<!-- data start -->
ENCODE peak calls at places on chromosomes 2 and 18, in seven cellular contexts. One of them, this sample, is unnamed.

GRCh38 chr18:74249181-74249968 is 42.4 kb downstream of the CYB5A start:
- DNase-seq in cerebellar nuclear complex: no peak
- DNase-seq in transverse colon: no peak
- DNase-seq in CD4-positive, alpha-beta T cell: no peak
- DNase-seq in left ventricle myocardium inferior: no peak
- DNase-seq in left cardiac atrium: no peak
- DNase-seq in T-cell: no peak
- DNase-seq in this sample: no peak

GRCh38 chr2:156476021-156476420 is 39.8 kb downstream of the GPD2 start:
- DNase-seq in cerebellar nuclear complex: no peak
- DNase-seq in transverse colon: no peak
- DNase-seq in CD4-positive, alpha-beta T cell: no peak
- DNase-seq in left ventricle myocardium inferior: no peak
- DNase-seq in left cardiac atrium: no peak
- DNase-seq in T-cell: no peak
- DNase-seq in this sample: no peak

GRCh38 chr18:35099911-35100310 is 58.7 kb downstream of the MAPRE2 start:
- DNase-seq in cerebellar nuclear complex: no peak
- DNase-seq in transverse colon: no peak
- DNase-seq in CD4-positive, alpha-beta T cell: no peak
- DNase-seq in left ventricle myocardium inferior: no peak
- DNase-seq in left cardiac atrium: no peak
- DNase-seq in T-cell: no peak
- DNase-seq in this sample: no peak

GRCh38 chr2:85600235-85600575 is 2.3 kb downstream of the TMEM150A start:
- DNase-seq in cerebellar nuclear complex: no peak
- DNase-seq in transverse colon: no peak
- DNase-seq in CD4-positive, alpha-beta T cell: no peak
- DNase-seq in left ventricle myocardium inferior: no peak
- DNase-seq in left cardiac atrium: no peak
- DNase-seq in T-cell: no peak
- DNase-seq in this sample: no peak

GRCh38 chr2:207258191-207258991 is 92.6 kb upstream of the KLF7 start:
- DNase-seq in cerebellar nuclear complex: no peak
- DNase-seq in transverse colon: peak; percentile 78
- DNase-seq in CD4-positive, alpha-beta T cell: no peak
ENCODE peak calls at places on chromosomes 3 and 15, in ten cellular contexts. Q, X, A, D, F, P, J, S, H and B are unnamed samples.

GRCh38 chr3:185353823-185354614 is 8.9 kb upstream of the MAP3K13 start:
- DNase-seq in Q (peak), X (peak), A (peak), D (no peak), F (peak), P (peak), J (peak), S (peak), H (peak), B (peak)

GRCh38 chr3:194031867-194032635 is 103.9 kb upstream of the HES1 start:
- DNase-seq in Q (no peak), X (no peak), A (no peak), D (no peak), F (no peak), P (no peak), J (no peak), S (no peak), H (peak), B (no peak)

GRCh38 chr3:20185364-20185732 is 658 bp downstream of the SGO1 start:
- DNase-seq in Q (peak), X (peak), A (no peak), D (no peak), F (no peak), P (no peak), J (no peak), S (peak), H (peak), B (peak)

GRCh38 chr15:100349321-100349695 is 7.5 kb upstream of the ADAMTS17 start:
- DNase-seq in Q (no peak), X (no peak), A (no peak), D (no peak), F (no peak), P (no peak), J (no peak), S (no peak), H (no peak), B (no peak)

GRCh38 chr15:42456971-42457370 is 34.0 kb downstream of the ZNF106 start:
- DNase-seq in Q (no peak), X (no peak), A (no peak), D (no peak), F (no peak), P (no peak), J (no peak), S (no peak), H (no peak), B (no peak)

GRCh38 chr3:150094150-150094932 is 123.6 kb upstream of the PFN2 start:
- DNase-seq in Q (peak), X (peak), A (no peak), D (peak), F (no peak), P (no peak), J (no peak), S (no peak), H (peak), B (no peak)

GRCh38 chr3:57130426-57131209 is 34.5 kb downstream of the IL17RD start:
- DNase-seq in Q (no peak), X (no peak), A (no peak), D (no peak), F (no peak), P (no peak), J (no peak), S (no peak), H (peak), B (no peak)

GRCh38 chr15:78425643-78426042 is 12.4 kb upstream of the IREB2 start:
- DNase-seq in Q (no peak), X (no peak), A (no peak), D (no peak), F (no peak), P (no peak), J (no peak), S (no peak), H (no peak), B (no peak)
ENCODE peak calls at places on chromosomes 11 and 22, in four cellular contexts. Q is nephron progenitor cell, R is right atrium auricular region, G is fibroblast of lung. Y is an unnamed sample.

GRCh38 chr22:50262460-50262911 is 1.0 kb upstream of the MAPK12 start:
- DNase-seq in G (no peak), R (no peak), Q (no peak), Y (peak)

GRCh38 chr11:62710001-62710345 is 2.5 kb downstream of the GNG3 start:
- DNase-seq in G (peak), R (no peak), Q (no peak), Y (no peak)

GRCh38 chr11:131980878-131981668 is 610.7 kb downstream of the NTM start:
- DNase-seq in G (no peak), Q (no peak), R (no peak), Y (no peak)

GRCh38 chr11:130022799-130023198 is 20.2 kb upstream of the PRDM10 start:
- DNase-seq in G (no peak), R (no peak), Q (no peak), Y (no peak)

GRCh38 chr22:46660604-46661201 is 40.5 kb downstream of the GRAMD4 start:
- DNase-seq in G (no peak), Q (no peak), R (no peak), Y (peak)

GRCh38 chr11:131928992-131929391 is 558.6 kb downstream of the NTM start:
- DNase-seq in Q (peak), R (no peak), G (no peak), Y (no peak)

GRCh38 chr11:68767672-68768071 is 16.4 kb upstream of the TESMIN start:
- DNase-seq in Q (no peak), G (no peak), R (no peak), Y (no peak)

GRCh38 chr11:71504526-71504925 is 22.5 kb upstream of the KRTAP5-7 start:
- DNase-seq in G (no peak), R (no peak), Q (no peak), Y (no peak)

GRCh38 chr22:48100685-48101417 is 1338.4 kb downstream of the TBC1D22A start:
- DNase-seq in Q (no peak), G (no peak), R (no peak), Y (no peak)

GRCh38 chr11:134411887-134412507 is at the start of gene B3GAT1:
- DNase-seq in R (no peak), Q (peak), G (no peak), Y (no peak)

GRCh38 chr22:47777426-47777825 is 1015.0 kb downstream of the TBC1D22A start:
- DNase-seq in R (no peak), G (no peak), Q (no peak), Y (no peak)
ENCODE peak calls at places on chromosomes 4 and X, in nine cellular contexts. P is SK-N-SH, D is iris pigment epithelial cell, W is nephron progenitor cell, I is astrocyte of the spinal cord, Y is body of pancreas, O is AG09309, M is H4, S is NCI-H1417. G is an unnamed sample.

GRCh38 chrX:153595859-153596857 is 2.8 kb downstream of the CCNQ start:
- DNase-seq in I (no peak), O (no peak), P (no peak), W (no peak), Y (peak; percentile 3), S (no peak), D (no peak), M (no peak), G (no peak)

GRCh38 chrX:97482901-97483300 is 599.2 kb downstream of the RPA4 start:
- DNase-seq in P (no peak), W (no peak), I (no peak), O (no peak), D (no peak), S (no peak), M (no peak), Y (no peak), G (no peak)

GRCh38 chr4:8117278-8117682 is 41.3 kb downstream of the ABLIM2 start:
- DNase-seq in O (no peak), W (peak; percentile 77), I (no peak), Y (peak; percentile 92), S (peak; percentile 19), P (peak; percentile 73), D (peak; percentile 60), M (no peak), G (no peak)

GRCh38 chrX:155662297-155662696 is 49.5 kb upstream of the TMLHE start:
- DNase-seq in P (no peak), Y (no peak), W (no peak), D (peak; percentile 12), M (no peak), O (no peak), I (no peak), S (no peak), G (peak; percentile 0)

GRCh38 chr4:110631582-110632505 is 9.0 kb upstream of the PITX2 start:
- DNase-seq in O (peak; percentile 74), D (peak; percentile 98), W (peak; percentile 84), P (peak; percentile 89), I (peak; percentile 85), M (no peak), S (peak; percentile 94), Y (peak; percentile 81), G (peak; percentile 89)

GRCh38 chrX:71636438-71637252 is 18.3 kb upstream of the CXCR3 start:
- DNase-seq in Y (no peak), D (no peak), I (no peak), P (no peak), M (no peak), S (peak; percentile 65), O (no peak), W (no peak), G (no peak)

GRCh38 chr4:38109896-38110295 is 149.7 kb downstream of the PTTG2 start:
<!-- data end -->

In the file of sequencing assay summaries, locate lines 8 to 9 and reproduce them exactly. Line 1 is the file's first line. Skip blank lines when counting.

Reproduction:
- DNase-seq in T-cell: no peak
- DNase-seq in this sample: no peak